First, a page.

Contrast

I spent all day Saturday in a dream-like state, wandering through the paradise that is Udaipur, Rajasthan, a city of white marble built on the sparkling Lake Pichola. I woke up to watch the sun rise from my hostel rooftop, watching boats lazily drift by. I then ate breakfast at the famed Ambrai restaurant, opposite Taj Lake Palace, a summer home for royalty that is now converted into one of the most famous and luxurious hotels in India. I spent my day getting lost in little alleys and side streets, eating and drinking chai on rooftop restaurants overlooking the ghats. 

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Sunday was spent with new friends from the hostel, driving our rented motorcycles all through Udaipur, ending up at Lake Badi, where we went swimming for hours under the bluest sky and most beautiful mountain range backdrop I’d ever seen. Udaipur was the paradise vacation I needed from the chaos of living in the big, colorful, and chaotic city of Jaipur. This weekend refreshed me and gave me a glimpse of the peaceful side of India that I hadn’t had the chance to see yet.

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Inspired by my weekend in Udaipur, I decided to take a long weekend and spend Monday visiting Marianne in New Delhi. 14 hours later, I got off my sleeper bus and arrived in Delhi, and all the peaceful tranquility and bliss I had been happily enjoying in Udaipur was instantly gone. Delhi is like Jaipur and New York City and Tokyo combined in one, but with even more smells and noise and overwhelming but fascinating chaos. In two days, I had gone from lounging lakeside in a city known for its romance and beauty to volunteering with Marianne in the slums in the capital of India, known for its rawness and chaos.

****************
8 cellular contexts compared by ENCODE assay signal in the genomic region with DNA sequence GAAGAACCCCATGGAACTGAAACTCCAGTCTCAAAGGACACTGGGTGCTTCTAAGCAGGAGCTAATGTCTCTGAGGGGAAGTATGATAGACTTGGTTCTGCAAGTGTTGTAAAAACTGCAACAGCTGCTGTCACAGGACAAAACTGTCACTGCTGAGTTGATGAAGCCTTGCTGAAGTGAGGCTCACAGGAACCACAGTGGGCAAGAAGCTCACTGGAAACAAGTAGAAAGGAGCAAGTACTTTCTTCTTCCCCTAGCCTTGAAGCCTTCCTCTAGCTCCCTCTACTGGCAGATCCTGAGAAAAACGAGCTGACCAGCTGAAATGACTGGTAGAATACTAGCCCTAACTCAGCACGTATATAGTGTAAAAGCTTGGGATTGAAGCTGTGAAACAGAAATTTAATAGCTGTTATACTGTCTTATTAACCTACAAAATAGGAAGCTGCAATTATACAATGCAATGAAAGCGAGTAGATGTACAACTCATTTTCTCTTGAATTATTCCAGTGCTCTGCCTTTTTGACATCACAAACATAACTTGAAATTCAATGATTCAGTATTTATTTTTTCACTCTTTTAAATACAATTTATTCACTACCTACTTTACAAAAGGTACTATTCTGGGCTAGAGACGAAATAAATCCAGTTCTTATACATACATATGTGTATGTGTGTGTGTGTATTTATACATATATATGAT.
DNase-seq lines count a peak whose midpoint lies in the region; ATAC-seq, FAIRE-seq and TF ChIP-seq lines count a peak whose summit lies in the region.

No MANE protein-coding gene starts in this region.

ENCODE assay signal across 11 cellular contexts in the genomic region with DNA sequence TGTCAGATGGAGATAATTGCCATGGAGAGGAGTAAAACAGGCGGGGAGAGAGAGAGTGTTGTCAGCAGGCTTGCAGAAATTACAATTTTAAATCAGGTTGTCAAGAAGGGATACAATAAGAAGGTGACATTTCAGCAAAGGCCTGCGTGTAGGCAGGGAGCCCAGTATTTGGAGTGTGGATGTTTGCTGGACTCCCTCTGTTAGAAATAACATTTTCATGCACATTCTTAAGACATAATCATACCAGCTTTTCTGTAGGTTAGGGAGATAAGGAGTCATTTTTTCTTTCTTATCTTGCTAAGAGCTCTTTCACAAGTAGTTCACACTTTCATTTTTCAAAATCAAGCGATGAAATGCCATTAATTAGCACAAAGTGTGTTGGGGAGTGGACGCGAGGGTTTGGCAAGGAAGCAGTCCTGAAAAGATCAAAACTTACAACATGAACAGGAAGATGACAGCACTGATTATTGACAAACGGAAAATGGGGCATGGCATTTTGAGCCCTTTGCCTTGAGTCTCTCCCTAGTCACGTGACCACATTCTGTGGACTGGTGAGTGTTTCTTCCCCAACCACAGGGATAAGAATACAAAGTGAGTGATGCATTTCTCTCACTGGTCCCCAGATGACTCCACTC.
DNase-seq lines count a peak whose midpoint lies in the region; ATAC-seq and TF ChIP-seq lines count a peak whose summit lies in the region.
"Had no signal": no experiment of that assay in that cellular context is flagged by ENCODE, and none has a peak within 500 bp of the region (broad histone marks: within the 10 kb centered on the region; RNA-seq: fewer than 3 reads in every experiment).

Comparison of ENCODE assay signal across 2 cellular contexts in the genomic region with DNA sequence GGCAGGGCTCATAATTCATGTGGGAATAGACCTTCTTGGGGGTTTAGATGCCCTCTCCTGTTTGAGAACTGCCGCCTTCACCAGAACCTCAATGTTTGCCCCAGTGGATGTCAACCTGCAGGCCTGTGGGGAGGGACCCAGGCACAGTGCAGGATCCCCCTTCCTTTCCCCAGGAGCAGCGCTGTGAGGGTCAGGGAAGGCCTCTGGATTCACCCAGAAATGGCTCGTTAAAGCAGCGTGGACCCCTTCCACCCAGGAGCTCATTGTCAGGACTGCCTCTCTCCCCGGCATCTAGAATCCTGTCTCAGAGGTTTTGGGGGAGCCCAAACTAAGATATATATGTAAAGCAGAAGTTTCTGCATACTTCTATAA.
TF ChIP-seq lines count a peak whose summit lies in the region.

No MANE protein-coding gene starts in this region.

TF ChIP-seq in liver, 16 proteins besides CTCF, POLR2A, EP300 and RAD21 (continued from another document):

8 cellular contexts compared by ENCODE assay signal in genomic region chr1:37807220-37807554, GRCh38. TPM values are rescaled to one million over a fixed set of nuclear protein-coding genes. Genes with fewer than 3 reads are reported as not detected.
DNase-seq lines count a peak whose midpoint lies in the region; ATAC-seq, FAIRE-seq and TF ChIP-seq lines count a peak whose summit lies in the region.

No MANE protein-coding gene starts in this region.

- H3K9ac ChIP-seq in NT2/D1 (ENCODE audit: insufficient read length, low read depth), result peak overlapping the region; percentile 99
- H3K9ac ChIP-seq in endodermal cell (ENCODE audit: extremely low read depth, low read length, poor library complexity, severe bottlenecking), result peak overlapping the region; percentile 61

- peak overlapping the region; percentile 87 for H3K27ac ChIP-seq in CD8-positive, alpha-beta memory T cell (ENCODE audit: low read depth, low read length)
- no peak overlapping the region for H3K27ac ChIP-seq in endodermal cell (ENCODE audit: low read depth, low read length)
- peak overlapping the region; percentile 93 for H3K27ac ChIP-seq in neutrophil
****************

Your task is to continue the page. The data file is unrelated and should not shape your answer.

sunset view from my hostel rooftop in Udaipur

sunset view from my hostel rooftop in Udaipur

These two cities are like night and day; they could not possibly be more different. It was hard to believe that these two cities were even in the same country. I felt confident and self-assured in Udaipur with my newfound friends and the welcoming nature of the city and people. But from the moment I arrived in Delhi, I felt more like a foreigner than I’ve felt in my last five weeks in Jaipur. I asked Marianne to show me “the real Delhi,” which I definitely got a taste for in Chandni Chowk. I would have felt so lost without Marianne, and felt like I was clinging to her side trying not to get run over by an erratic tuktuk driver the whole time. It gave me hope hearing how she once also felt this way, the overwhelming “Oh my god what am I doing here am I going to die can I go back to Udaipur now” feeling that I felt the entire time in Chandni Chowk.

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Chandni Chowk

Chandni Chowk, Delhi

The difference in atmosphere, architecture, size, and everything else between Udaipur and Delhi got me thinking about how much contrast I have in my own daily life here in Jaipur. I work in a modern three story office complex under a United States-raised but of Indian heritage CEO. The neighborhood the office is in is shared by the Chief Minister’s private home, with beautiful mansions and office buildings flanking ours. But to get to this luxe area of Jaipur, everyday I walk past the same row of shacks set up on the street, a home for the two or three families that live on the busy road, spending every day begging for money or selling balloons and toys.